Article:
This is the second in a series of posts. The first was: Giving What We Can is Cause Neutral.
Given that Giving What We Can is cause neutral, why do we recommend exclusively poverty eradication charities, and focus on our website and materials on poverty? There are three main reasons: the fact that eliminating poverty is morally (relatively) uncontroversial, the robust evidence base for poverty eradication charities, and the importance of thoroughly understanding the charities we recommend. In this post I’ll describe these, and how they impact on our decision making.
Giving What We Can is fundamentally trying to establish a baseline for action. Many of the claims effective altruists make seem initially strange and counter-intuitive. But there are some that should be really broadly acceptable: People’s lives and health matter equally whether they are born in the UK or Sierra Leone. We should help people more with our money if we can, even if that means doing the extra bit of research into which charities are the most effective. Those of us lucky enough to be on the median income in the UK have an amazing opportunity to help others simply due to the fact that even when we give away 10% of our income, we’re still in the richest 5% of people globally. We hope that these ideas can bring people with fairly different moral stances together, and can start people thinking both about how to compare the effectiveness of different organisations and about how much they can and would like to help others in their lives.
In order to do this, it’s important to demonstrate the importance of comparing cost-effectiveness within a space that people can broadly agree on. At the same time, we need to weigh that against really making a big difference in getting people to donate more cost-effectively. Some people would likely only be initially interested in hearing about the difference in cost-effectiveness between charities helping people in the UK, for example. But the differences in the good done between charities in the UK and those working in places where people are in extreme poverty seem to be much greater than those between different charities all working in the UK.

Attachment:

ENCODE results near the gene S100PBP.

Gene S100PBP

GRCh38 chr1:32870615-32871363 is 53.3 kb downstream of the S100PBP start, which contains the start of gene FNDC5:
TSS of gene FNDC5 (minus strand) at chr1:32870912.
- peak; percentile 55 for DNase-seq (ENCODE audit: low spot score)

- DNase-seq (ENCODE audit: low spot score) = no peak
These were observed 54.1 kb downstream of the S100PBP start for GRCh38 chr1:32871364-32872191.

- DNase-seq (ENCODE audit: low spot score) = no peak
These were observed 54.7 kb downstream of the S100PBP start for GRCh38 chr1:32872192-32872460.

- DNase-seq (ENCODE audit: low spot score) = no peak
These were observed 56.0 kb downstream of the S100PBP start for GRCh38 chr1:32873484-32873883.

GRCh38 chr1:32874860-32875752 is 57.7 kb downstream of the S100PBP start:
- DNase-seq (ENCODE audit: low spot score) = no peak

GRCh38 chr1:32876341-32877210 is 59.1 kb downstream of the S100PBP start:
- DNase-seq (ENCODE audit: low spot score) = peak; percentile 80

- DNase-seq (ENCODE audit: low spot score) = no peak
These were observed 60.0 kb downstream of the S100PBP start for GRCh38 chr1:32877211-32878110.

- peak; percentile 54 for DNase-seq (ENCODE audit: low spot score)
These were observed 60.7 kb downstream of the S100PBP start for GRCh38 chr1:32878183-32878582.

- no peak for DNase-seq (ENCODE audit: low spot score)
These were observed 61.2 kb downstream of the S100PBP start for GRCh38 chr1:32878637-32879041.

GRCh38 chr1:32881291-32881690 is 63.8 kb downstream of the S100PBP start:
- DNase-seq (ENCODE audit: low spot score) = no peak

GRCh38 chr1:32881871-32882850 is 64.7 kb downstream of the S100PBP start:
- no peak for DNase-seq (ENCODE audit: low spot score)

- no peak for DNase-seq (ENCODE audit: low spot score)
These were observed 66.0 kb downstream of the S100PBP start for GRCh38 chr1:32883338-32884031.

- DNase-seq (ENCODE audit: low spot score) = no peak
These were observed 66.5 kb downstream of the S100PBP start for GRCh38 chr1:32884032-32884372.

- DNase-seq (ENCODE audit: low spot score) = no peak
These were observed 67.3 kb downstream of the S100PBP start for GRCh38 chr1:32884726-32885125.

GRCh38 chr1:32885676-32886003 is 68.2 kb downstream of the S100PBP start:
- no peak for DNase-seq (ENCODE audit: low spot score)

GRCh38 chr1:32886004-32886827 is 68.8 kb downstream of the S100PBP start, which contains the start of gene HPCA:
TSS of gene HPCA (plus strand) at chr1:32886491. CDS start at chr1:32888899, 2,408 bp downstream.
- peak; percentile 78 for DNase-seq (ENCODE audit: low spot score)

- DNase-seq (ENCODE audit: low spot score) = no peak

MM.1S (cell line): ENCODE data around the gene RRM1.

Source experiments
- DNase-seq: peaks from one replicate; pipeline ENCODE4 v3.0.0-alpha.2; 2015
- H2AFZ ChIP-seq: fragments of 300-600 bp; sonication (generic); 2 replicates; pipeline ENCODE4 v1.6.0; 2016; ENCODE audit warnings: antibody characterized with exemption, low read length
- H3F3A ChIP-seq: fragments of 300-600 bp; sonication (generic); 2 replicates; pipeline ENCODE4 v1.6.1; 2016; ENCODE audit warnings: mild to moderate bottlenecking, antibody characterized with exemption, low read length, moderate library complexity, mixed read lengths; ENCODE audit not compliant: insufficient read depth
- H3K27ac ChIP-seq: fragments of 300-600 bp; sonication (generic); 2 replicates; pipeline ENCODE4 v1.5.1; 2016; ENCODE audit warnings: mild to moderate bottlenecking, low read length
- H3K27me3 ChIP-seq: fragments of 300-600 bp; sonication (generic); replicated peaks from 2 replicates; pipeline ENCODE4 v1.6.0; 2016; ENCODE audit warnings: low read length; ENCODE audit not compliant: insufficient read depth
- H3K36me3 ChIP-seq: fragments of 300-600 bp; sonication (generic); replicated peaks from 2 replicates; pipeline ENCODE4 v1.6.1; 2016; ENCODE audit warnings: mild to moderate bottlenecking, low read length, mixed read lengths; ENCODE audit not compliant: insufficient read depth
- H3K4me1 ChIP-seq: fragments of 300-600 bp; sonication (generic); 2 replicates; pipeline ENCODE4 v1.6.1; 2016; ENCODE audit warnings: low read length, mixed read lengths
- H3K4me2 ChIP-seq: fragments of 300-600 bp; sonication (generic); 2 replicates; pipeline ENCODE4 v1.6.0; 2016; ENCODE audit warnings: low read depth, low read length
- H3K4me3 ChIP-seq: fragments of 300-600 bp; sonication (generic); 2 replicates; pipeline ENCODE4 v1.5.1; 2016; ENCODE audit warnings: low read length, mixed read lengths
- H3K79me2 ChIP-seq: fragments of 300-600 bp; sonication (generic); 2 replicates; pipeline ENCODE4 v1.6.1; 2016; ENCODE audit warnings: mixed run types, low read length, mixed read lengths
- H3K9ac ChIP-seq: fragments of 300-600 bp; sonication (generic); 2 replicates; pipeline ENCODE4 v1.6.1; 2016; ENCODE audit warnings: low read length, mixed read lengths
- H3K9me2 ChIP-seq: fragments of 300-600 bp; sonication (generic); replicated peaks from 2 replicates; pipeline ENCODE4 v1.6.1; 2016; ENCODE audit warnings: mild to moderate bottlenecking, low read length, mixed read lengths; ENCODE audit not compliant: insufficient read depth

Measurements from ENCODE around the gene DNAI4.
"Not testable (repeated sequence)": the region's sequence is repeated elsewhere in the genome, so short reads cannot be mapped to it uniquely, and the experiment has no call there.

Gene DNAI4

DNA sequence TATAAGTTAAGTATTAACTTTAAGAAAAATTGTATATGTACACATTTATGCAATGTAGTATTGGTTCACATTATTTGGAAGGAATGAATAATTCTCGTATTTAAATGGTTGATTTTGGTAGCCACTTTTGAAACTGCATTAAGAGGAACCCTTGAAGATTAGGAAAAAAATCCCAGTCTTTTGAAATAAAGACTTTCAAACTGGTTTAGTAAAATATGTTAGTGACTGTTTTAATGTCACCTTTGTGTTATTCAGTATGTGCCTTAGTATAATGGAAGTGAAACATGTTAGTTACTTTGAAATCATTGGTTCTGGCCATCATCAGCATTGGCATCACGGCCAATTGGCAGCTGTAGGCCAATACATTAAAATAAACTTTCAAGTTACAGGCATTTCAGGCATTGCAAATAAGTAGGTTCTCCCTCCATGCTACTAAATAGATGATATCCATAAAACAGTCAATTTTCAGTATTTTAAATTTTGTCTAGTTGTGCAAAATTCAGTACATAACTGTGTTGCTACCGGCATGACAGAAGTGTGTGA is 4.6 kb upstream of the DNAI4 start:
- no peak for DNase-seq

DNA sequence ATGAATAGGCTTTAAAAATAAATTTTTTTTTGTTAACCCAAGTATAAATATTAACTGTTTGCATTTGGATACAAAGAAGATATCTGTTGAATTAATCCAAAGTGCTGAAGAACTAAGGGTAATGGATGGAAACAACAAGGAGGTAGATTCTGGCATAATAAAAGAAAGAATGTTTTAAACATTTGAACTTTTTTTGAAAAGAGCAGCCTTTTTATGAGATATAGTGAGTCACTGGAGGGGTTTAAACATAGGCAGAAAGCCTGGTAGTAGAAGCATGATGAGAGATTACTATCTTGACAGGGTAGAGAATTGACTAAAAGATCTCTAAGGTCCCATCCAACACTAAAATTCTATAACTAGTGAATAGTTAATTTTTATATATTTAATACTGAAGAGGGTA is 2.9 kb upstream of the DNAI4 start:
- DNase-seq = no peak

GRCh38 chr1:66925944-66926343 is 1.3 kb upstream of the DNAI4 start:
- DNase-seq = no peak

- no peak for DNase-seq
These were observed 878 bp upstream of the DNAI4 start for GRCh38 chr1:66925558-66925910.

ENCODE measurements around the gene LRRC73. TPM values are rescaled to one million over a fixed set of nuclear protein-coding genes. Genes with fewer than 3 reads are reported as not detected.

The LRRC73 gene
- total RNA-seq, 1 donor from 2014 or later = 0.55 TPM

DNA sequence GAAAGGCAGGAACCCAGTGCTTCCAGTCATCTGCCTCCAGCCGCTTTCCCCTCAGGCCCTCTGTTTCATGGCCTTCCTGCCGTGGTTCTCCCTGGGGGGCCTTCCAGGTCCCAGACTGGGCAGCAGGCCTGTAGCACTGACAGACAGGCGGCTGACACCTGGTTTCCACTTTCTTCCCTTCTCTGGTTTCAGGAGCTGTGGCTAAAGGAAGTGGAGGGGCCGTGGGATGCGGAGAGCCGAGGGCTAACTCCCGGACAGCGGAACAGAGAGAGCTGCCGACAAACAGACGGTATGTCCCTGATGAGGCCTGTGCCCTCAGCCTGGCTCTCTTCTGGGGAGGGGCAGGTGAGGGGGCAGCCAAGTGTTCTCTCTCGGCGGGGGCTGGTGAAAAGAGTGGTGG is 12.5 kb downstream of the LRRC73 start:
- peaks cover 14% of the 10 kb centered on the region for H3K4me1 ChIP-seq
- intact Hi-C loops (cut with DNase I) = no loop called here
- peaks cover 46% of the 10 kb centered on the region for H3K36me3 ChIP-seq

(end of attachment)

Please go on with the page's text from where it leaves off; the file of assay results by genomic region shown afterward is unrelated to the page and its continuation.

We are trying to strike a balance: having enough focus that people can find agreement and are galvanised to act, but being broad enough in the focus area that it plausibly encompasses the most effective interventions. Aiming at eliminating global poverty seems to strike such a balance. Early in our history, we thought that the best way to do this was to focus exclusively on poverty alleviation interventions, and never to mention other cause areas. The more general concept of effective altruism has caught on far more than we expected it to, indicating that people are more open to and inspired by cause neutrality than we had thought. We have therefore been increasingly highlighting areas other than just global poverty.
A robust evidence base
Another consideration for us in which charities to recommend and publicise is riskiness of charities: it doesn’t just matter what the expected value of a donation to a charity is, but also how likely it is that the donation might have no impact. Many people are disillusioned with charities in general, after the horror stories they’ve heard about charities wasting money that was entrusted to them. An important element of our work is persuading people that there are charities that are well-evidenced out there, who will definitely do good work with the money they are donated. Providing that thorough evidence base is important in encouraging people to donate in the first place – all the more so given that we are asking people to donate significantly. Making sure that people’s donations do in fact have an impact is important in making sure that they don’t get disillusioned later. We hope to normalise significant giving throughout people’s lives, not just in the short term.
Given the significant ask we make of members, they reasonably expect us to have a really thorough understanding of the charities we recommend. Our historical expertise has been in global health, though we have been increasing our scope (including for example climate change), and expect to continue to do so as we increase our research capacity.
These reasons together have meant that we have historically focused entirely on global poverty, and expect to continue doing so for the most part. That’s not to say we will continue with just the same approach. For example, one possibility we’re currently considering is developing an online platform that would allow people to input their preferred risk profile and how inclusive their moral system is, and would make donation recommendations based on that.